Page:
When the days get shorter and chillier, but you still have some tardy tomatoes clinging to your plants, this warming soup is a great way to use them up. You’ll probably have to pick the fruit before they’re deep red, and spread them on a tray inside for a few days to let them mature. But there’s still a taste of lingering summer.
If, on the other hand, you use pre-made tomato purée, you may need to dilute it somewhat: it needs to be fairly runny, without being too thin.
Tomato purée – 1 lt
Lentils – 75 g
Onion – 1 large
Red pepper – 1
Garlic – 1 clove
Fresh ginger – to taste
Chili – to taste
Vegetable stock cube – half
Olive oil – 1 tbsp
If you’re starting from tomatoes, remove the stalks, slice the larger ones into chunks and place them in a saucepan with enough water to cover the bottom of the pan to a depth of a centimetre or so. Cook them over a medium heat until they’re soft and running juice, then pass them through an old-fashioned mouli food mill or a sieve to remove the skins and pips.
Chop the onion, garlic and pepper roughly and drop them into the hot oil in a clean saucepan. Add as much (or as little) ginger and chili as you like: the more you use, obviously, the spicier the soup will be. I like a cube of ginger measuring slightly more than a centimetre, diced finely, plus about half a fresh chili. Add these to the saucepan and stir them as they fry gently over a medium heat, until they’re beginning to soften nicely.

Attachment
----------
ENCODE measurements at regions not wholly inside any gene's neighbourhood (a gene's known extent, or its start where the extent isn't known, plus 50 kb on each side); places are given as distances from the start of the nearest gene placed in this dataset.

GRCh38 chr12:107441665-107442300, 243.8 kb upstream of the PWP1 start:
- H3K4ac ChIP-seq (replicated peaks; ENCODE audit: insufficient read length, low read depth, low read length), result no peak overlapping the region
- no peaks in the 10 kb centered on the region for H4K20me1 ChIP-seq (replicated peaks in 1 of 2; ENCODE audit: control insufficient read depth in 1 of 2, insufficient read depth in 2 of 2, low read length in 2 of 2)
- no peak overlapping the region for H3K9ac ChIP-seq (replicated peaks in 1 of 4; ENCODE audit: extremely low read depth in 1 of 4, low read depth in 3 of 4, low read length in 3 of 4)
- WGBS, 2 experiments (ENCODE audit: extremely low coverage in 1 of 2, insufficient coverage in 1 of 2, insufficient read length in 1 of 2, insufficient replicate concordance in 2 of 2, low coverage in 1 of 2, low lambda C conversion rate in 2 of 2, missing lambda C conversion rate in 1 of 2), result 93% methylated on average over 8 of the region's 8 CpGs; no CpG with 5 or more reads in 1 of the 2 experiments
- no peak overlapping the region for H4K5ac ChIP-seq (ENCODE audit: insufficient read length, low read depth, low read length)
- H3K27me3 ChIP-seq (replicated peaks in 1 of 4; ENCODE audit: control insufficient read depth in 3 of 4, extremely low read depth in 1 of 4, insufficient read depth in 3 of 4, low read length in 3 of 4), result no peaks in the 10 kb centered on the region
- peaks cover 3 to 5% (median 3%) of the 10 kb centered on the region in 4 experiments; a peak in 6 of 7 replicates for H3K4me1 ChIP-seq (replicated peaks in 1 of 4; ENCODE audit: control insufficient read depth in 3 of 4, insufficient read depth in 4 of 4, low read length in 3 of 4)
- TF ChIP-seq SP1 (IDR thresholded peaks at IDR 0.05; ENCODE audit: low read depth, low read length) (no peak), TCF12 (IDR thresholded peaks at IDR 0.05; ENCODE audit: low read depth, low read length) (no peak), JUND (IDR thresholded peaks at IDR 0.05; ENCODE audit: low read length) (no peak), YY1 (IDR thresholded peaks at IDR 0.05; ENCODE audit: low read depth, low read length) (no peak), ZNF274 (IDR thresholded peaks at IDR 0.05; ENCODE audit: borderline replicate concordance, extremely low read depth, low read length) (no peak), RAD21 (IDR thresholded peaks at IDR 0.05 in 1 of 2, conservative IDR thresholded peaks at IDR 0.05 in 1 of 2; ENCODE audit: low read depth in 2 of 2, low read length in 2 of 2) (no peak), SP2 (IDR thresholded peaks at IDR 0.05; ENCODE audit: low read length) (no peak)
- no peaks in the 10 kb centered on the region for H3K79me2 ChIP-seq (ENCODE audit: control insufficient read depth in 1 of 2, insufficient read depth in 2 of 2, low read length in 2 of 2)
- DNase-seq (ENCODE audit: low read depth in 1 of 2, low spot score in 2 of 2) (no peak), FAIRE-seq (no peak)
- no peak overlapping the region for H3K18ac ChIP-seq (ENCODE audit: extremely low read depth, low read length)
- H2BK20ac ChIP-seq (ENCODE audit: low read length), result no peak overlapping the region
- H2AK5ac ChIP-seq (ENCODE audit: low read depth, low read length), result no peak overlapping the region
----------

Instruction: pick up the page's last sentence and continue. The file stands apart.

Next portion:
Pick the lentils over if necessary and rinse them well in a sieve under cold running water. If you like your soup very thick, you can increase the amount to 100g or more, but the quantity given above will make a good filling consistency anyway. Add the lentils and the tomato purée to the pan, bring it to a gentle boil, cover, and leave the soup to simmer until the lentils are cooked. You can speed this up by adding a pinch of bi-carb soda – and by not adding salt if you’re a salt user. Acids and salt both slow down the softening process of pulses, and as tomatoes are very acid, salt will just exacerbate the problem.
When the lentils are very soft, add (salt if you’re using it and/or) the half stock cube. Use a stick blender to blitz the soup. The effect you want is not a smooth paste: any large lumps of onion or pepper should disappear, but the lentils should retain much of their character.
At this point, you may need to add a little water or vegetable stock if the result is too thick. I like to serve the soup piping hot with a blob of cool, creamy goat’s cheese or Greek yoghurt in the centre, lots of freshly ground black pepper and a few finely chopped chives.
© Anne Hanley, 2011